Rana Dajani: Hashemite University
Alya Al Sager:Brown University
Diego Placido:Brown Univeristy
Dima Amso: Brown Univeristy
Early childhood enrichment opportunities have been shown to shape Executive Functions (EFs), which in turn play a critical role in the development of academic skills, including school readiness and future educational achievement and mobility. We partnered with We Love Reading, a Jordan-based organization designed to promote reading for pleasure among children, in order to examine the impact of the WLR read-aloud method on executive functions in children. Children completed a battery of executive functions tasks and parents filled out behavioral and demographic assessments of their children. Over a six month interval with the WLR program, we found that the number of books in the home and the number of children that considered reading as a hobby had increased. Changes in reading in the home from baseline to post-WLR also predicted larger improvements in executive functions, and particularly for younger children and for families who reported lower family income. We examined the impact of a reading for pleasure program, called We Love Reading, on change in EFs of 4-8 year-old children. The WLR read-aloud sessions seemed to influence spontaneous change in the number of books in the home and the number of children in the sample that consider reading a hobby. EFs showed expected developmental change in 4-8 year-old children in Jordan. Importantly, the change in reading attitudes and practices was related to improvement, in just six months, in executive functions development. This effect was particularly large for children from lower income homes. These data suggest that WLR read-aloud sessions impacted engagement with reading in the child’s home environment. Reading is a form of enrichment that has multiple values for cognitive development. It involves interaction with parents at a time when parents are the primary source of rule-guided information for the child. It is an enrichment opportunity that allows turn-taking, verbal interaction with caregivers, practice with object forms (the written word), opportunities for imaginative play, creative thought, and learning others’ perspective. All of these components of reading are important for supporting EFs development. EFs are a set of processes that govern context-appropriate thoughts and behaviors. They show a great deal of developmental change from three to about ten years of age and then again in adolescence . EFs seem particularly relevant for early childhood education and success, and enrichment programs that can support their development are highly sought-after and informative. Here we suggest a simple, sustainable and inexpensive opportunity to support developing EFs through reading for pleasure. The ultimate goal is to support life-long learning and academic achievement through natural and culturally-sensitive means. What is unique about WLR is that it is a local program that considers the significance of culture and context. WLR offers an innovative simple solution that has the capacity to grow globally and sustainably. Reading is one medium, however, the cause is to encourage young children to realize that they have the potential and ability to think for themselves.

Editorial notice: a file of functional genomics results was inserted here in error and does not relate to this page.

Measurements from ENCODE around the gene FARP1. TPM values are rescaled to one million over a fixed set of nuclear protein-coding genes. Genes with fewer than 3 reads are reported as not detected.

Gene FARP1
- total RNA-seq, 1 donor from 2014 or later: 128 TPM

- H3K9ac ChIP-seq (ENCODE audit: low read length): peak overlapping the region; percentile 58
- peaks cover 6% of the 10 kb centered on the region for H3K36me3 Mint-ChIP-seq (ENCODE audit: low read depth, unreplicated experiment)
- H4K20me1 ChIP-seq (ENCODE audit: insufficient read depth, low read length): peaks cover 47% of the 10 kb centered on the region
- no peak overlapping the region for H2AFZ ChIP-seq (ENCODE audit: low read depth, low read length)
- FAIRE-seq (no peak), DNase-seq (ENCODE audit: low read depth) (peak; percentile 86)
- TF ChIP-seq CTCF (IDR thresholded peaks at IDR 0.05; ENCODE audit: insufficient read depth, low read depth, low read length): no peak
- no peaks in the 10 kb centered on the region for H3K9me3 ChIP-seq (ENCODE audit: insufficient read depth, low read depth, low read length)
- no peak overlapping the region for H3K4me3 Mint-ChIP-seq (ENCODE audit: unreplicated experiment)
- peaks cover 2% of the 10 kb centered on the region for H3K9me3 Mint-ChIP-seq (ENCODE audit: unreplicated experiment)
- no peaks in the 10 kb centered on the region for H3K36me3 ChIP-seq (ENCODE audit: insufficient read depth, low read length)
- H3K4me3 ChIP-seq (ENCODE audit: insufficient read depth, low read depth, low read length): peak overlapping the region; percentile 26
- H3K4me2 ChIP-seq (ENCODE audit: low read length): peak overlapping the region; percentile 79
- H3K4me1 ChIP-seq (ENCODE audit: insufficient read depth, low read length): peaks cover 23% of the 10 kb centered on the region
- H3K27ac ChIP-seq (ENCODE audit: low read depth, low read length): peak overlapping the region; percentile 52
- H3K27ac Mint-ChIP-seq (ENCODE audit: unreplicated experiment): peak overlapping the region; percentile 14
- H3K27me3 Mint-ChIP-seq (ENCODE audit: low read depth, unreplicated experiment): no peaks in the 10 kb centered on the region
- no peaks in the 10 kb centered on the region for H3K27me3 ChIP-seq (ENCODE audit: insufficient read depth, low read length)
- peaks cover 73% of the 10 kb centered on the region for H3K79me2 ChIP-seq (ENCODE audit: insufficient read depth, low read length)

Antje von Suchodoletz: New York University Abu Dhabi
Randa Mahasneh: Hashemite University
Rana Dajani: Hashemite University
The research is presented at the CIES conference in San Francisco. To date, a majority of research has focused on the cognitive domain of learning whereas the affective domain, such as values and attitudes toward learning, has largely been neglected. However, students’ values and attitudes influence how they approach and organize learning on a day-to-day basis. This study developed and tested a short self-report measure of school interest in Jordan. A regression analysis, controlling for family background variables, showed a significant association with age, confirming the hypothesis that older children report lower levels of school interest. In addition, gender was significantly associated with school interest, indicating that boys had lower levels of school interest.